Wrong—if you haven’t upgraded your DCs to Win2K Service Pack 2. The people at Aelita Software uncovered a nasty bug in Win2K as SP2 was being tested; the bug was subsequently documented in Knowledge Base article Q295932 (support.microsoft.com/support/kb/articles/q295/9/32.asp). The problem occurs when a change in AD causes a checkpoint in the Jet engine used to store the AD information during a backup. Under those circumstances (which are more likely to occur the larger your AD becomes), the backup is corrupted, and restoring it will leave you with a DC that won’t even boot into AD mode.

Even worse, the problem lies in the native backup API exposed by Win2K, so it affects all backup software on the market, Microsoft and third-party alike. Fortunately, the fix is easy: install SP2, or the hot fix mentioned in the KB article. Microsoft recommends that you verify backup functionality and destroy all pre-SP2 backups that contain AD information.

By the way, when you’re backing up AD you should also be aware of the issue raised in KB article Q216993 (support.microsoft.com/support/kb/articles/Q216/9/93.ASP). AD information is timestamped and becomes useless after 60 days. Of course, if you’re not backing up more frequently than once every 60 days, you’ve got serious problems with your process anyhow.
—Mike Gunderloy

Back up Those Pesky Open Files!

St. Bernard’s Open File Manager solves the substantial problem of how to handle open files while doing a backup, without locking users out of applications or creating a backup where files are out of synchronization. OFM worked substantially better then the open file agents included with other backup products and presents many more configuration options than those agents do.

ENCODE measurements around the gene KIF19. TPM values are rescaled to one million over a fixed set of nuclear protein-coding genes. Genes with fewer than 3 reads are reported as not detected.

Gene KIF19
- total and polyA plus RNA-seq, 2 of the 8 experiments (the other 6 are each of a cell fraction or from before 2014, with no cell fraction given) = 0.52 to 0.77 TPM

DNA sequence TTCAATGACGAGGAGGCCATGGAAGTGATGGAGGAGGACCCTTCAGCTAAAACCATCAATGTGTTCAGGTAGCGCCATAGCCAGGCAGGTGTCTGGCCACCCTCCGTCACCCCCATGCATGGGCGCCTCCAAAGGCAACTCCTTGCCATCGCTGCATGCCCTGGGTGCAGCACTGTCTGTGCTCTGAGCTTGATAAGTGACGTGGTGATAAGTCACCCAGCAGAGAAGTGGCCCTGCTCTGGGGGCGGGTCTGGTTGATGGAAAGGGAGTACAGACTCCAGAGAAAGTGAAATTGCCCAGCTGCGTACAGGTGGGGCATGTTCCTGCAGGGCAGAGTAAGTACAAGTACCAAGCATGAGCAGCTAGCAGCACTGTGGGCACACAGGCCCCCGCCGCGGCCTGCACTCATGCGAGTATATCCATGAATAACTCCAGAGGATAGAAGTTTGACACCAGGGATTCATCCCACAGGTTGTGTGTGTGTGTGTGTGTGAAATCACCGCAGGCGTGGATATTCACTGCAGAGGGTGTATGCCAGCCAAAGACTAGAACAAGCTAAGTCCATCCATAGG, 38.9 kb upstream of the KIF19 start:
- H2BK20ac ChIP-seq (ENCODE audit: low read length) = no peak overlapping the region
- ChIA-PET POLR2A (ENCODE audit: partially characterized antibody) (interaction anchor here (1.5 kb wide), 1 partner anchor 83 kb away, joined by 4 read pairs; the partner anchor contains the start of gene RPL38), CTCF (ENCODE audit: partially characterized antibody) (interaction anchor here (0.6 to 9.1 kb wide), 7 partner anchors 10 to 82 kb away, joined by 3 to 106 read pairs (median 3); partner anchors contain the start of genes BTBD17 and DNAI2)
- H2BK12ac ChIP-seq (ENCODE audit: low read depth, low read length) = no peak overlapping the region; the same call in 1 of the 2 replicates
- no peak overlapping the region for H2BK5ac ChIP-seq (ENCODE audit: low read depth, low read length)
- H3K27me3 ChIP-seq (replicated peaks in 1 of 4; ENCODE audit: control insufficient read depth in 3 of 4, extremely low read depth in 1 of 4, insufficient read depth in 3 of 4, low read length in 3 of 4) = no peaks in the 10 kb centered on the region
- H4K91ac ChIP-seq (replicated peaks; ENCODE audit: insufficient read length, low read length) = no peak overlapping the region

Open File Manager 7.0
St. Bernard Software
(858) 676-2277, www.stbernard.com support@stbernard.com

OFM works automatically and transparently with most backup software, and a single license includes both Windows NT/2000 and NetWare versions. OFM works by recognizing backup read requests for open files. When no partial file writes are pending, it copies the file to a pre-write cache. If a file write goes to the portion of a file being backed up, OFM copies the to-be-changed portion to the cache, and substitutes that portion when the backup software asks for the altered sectors. Thus, the backup has a faithful copy of the file as it looked when the process started. OFM can be told to release this cache before or after a verification pass, will manage groups of files that are updated by a single application, and will recognize remote backup programs—all features most other open file agents lack. Another useful feature lets you use OFM to copy files in use without doing a backup.

Open File Manager
Open File Manager’s console tracks backup activity and the files its processing in real time. You can even alter option settings during a backup. (Click image to view larger version.)

Using OFM, I was able to back up all the open files on my system, even ones the open file agents from UltraBac and BackUp Exec couldn’t handle. OFM does add some overhead, causing other applications to load more slowly while it monitored files. The amount of disk space used for the cache is minimal, because nothing needs to be stored after the backup’s completed. OFM worked extremely well and belongs in any installation where application-specific agents aren’t available, and files are likely to be left open after hours. One other benefit: because you don’t have to lock users out of critical files to do backups, you gain increased backup scheduling flexibility.
—Douglas Mechaber

Each product I looked at has a clearly different personality and strong points. ARCserve boasts the most agents and most comprehensive hardware support. Backup Exec has considerable ease of use and lags only slightly behind ARCserve in terms of hardware and agent support. UltraBac has the most innovative features; if you have the patience to understand the job-scheduling process, it’s a no-nonsense, high-performance product. Legato Networker is enterprise-aware, reflecting its mainframe roots. It grants ultimate control over backup and allows authorized users to submit their own backup and even do their own restore.